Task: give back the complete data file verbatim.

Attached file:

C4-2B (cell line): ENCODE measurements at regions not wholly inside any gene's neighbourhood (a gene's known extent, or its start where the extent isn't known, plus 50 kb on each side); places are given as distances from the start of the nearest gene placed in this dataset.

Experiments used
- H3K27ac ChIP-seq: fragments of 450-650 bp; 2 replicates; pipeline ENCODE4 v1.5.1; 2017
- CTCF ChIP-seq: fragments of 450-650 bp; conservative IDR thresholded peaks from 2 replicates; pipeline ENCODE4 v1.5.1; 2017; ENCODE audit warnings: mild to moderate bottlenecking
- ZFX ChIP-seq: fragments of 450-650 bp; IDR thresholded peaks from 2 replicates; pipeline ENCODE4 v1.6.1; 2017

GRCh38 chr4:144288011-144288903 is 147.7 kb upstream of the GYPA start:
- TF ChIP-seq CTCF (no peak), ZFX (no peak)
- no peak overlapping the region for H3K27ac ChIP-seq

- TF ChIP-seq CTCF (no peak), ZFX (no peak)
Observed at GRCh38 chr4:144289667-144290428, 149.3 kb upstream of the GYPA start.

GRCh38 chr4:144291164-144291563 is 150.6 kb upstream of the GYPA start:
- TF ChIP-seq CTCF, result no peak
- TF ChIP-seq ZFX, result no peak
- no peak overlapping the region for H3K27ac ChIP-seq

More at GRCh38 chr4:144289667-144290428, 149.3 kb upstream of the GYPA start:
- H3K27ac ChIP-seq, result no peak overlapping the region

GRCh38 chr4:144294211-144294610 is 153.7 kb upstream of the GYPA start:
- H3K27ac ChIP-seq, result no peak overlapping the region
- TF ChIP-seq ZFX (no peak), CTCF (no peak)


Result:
C4-2B (cell line): ENCODE measurements at regions not wholly inside any gene's neighbourhood (a gene's known extent, or its start where the extent isn't known, plus 50 kb on each side); places are given as distances from the start of the nearest gene placed in this dataset.

Experiments used
- H3K27ac ChIP-seq: fragments of 450-650 bp; 2 replicates; pipeline ENCODE4 v1.5.1; 2017
- CTCF ChIP-seq: fragments of 450-650 bp; conservative IDR thresholded peaks from 2 replicates; pipeline ENCODE4 v1.5.1; 2017; ENCODE audit warnings: mild to moderate bottlenecking
- ZFX ChIP-seq: fragments of 450-650 bp; IDR thresholded peaks from 2 replicates; pipeline ENCODE4 v1.6.1; 2017

GRCh38 chr4:144288011-144288903 is 147.7 kb upstream of the GYPA start:
- TF ChIP-seq CTCF (no peak), ZFX (no peak)
- no peak overlapping the region for H3K27ac ChIP-seq

- TF ChIP-seq CTCF (no peak), ZFX (no peak)
Observed at GRCh38 chr4:144289667-144290428, 149.3 kb upstream of the GYPA start.

GRCh38 chr4:144291164-144291563 is 150.6 kb upstream of the GYPA start:
- TF ChIP-seq CTCF, result no peak
- TF ChIP-seq ZFX, result no peak
- no peak overlapping the region for H3K27ac ChIP-seq

More at GRCh38 chr4:144289667-144290428, 149.3 kb upstream of the GYPA start:
- H3K27ac ChIP-seq, result no peak overlapping the region

GRCh38 chr4:144294211-144294610 is 153.7 kb upstream of the GYPA start:
- H3K27ac ChIP-seq, result no peak overlapping the region
- TF ChIP-seq ZFX (no peak), CTCF (no peak)